Psychodynamic Perspectives on Asylum Seekers and the Asylum-Seeking Process looks at the psychosocial assessment of asylum seekers from three perspectives: forensic, psychodynamic, and political and then attempts to better understand, from a psychodynamic perspective, differences in the historical/motivational routes of asylum seekers themselves.
Barbara Eisold begins in Chapter One by exploring the unique evaluation relationship of psychosocial assessment and the striking will to survive of the asylum seekers that it puts into focus, using a psychodynamic lens. The forensic value of psychosocial assessment and its potential as both a political and a therapeutic tool are then described. Chapter Two describes individuals, who, by background and personal characteristics, shared a profound desire to protest, gravely compromising their survival at home and forcing them to seek asylum elsewhere. Chapter Three discusses women who have suffered female genital mutilation and includes a discussion of the development of strong personal agency in one case. Chapter Four describes abused women from Central America forced to flee from femicide. The evolution of femicide is explored, including the development of honor-bound machismo and the wide-spread disregard of law. The hold men have on women is then examined from a psychodynamic perspective.
Psychodynamic Perspectives on Asylum Seekers and the Asylum-Seeking Process will be of great interest to psychoanalysts, psychoanalytic psychotherapists, and all mental health professionals working with asylum seekers.
"Barbara Eisold’s new book brings a deeply humane, emotional voice to our understanding of the plight of those who seek political asylum in the US. Eisold’s clinical background as a psychotherapist, along with her years of experience evaluating those whose human rights have been egregiously violated in their home countries, helps us gain an experience-near view of the asylum process, which is under grave threat now. Her candor about what motivates her to do this work – the helplessness of the citizen hearing daily about the egregious violations of human rights occurring around the world – is inspiring. Eisold helps us see that mental health professionals can make a difference, one asylum seeker at a time."-Kerry J. Sulkowicz, MD, psychiatrist and psychoanalyst; Board Chair, Physicians for Human Rights; Clinical Professor of Psychiatry at New York University School of Medicine; Managing Principal, Boswell Group LLC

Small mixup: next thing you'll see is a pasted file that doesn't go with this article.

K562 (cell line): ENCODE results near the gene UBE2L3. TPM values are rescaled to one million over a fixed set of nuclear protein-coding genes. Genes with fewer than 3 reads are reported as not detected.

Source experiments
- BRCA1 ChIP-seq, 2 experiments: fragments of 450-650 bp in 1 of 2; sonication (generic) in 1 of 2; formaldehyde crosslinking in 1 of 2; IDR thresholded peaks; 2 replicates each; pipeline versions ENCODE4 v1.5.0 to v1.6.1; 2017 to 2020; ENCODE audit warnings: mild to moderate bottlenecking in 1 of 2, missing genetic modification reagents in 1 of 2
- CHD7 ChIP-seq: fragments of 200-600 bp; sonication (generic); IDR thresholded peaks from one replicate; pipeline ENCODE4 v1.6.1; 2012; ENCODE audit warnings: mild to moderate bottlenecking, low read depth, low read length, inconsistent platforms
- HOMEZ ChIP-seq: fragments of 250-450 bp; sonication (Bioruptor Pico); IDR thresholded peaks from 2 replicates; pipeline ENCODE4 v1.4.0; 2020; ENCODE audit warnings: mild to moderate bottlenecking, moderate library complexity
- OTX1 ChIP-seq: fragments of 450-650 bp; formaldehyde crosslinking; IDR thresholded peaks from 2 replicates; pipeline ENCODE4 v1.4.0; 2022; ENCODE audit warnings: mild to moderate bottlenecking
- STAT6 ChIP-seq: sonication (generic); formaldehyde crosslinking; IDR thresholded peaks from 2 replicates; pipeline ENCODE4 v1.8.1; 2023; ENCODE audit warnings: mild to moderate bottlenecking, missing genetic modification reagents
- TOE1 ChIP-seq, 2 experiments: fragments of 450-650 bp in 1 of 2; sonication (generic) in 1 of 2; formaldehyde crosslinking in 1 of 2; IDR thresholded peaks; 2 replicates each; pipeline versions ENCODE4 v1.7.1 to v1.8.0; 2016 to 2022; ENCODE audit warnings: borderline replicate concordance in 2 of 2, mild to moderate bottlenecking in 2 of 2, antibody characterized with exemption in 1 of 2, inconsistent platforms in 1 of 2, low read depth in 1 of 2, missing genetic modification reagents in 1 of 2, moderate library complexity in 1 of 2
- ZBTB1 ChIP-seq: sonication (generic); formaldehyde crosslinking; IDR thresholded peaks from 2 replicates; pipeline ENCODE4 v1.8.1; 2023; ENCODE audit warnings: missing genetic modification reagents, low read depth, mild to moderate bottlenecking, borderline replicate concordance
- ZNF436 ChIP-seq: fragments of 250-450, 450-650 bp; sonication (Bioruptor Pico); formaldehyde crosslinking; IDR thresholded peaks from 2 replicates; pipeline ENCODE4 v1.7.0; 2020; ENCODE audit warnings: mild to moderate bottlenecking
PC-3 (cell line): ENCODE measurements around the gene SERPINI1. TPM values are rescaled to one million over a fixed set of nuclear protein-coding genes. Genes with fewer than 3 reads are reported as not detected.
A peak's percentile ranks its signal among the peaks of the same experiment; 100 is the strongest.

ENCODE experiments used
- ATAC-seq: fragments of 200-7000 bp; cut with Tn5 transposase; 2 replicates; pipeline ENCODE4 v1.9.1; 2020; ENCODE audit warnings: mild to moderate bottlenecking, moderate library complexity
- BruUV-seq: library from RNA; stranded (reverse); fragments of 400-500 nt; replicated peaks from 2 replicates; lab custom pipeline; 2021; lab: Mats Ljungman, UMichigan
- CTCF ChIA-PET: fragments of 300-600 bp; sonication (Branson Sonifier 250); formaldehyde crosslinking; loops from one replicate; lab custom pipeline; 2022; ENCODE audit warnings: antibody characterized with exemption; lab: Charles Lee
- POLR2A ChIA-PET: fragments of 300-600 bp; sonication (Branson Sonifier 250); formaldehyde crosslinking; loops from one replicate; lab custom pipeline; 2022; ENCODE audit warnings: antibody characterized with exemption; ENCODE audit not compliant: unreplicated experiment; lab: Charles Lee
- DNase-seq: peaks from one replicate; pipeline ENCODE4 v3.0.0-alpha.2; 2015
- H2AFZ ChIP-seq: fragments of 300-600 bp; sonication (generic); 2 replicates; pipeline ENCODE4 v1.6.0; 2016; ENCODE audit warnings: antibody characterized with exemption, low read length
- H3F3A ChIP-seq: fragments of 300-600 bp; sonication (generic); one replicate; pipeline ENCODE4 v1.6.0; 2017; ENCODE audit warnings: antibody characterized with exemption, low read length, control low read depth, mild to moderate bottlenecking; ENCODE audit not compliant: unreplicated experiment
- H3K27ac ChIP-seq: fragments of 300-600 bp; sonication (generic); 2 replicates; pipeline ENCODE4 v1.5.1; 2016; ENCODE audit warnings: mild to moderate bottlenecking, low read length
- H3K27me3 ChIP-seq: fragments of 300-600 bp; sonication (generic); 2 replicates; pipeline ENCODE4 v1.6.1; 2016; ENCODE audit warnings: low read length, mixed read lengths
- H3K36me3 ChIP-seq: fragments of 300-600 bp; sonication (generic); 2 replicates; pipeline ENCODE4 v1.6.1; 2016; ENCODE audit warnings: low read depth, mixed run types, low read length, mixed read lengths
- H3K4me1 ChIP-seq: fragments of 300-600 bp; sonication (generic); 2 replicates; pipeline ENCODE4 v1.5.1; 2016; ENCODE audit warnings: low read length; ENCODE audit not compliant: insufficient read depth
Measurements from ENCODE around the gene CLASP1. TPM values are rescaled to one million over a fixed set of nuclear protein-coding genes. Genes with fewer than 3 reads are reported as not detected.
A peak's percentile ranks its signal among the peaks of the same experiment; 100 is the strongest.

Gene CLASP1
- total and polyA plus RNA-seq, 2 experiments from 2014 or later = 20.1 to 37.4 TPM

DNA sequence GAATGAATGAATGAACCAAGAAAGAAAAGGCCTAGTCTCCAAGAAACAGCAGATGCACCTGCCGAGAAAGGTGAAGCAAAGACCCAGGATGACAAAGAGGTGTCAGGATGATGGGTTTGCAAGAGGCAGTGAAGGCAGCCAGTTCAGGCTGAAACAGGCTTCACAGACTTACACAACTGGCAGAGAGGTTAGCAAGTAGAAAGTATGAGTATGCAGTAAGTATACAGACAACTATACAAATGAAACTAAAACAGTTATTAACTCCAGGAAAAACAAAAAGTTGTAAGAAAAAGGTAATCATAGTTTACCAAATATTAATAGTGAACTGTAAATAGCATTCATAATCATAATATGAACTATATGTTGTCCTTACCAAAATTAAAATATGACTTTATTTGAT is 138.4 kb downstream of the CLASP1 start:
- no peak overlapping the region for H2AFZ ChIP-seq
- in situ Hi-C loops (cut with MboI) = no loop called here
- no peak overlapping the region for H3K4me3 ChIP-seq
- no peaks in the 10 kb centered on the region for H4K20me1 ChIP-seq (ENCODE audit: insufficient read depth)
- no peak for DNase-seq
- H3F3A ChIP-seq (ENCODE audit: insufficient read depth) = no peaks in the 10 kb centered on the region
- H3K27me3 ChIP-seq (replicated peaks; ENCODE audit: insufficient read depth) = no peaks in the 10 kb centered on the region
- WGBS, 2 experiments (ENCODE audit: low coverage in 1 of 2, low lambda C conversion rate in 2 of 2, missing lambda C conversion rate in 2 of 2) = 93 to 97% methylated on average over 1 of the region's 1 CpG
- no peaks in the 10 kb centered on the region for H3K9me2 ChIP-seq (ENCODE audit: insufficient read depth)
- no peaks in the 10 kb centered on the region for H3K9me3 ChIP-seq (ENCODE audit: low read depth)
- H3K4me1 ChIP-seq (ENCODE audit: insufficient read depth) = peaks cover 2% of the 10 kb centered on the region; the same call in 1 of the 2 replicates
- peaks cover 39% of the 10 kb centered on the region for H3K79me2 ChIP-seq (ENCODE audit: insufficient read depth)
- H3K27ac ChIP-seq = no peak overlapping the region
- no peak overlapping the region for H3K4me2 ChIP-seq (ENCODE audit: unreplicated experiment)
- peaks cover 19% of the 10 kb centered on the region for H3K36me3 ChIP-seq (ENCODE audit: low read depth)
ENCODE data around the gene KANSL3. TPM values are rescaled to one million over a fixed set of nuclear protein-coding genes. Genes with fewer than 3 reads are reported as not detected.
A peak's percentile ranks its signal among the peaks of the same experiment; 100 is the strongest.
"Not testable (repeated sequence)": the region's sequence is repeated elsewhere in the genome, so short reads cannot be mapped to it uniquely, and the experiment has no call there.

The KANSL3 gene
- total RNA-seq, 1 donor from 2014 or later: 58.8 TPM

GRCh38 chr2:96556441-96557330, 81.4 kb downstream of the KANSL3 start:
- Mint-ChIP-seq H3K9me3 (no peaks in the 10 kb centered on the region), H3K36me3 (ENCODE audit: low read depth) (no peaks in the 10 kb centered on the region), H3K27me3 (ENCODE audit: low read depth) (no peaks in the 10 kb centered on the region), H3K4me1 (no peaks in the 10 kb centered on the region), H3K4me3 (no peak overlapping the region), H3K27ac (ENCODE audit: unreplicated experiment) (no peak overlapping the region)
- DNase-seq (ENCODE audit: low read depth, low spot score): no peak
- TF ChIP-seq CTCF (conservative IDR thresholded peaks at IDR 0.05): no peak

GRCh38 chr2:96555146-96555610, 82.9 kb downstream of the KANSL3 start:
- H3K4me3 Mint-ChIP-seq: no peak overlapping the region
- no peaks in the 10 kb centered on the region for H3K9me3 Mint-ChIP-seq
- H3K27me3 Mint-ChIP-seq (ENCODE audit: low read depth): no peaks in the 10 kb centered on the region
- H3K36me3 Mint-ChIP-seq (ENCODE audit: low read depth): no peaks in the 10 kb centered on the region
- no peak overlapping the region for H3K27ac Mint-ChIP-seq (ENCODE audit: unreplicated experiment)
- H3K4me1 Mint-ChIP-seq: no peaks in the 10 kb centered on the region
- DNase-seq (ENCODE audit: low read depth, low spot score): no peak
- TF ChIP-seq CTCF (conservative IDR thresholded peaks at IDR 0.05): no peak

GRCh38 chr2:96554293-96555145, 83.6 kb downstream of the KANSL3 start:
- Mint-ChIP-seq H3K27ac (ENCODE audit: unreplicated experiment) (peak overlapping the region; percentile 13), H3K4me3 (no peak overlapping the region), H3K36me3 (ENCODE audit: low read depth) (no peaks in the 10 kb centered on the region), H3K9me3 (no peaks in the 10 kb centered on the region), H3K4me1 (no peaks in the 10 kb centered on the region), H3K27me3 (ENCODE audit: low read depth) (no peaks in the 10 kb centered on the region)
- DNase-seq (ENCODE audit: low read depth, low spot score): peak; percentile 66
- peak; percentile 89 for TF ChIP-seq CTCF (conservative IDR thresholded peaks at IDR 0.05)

"Few people have Barbara Eisold’s wide experience with asylum seekers and the challenging processes they encounter. "Well-Founded Fear" examines "heroic" asylum seekers, Central American women on the run, victims of female genital mutilation, and the forensic, political and affective aims of the psychosocial evaluation process. The cumulative effect of Eisold’s clinical tales encapsulates both the horror of our age and the power of one energetic, committed, psychodynamically trained clinician to make a change in an individual human life. This book should be essential reading for mental health clinicians involved in asylum evaluations."-Spyros D. Orfanos, PhD, ABPP, Clinic Director, NYU Postdoctoral Program in Psychotherapy and Psychoanalysis. Founder; Immigration and Human Rights Work Group
"Combining many years' clinical experience evaluating and treating refugees seeking asylum with a thorough understanding of the increasingly complex legal hurdles these asylees must negotiate, Well Founded Fear provides a comprehensive guide to mental health professionals and human rights activists who choose to work with this at risk population. In the current political climate, Eisold’s expertise in conducting interviews and preparing reports to persuade the courts that her clients’ fear of being returned to their country of origin is, indeed, well founded will prove invaluable."-Ghislaine Boulanger PhD, Wounded by Reality: Understanding and Treating Adult Onset Trauma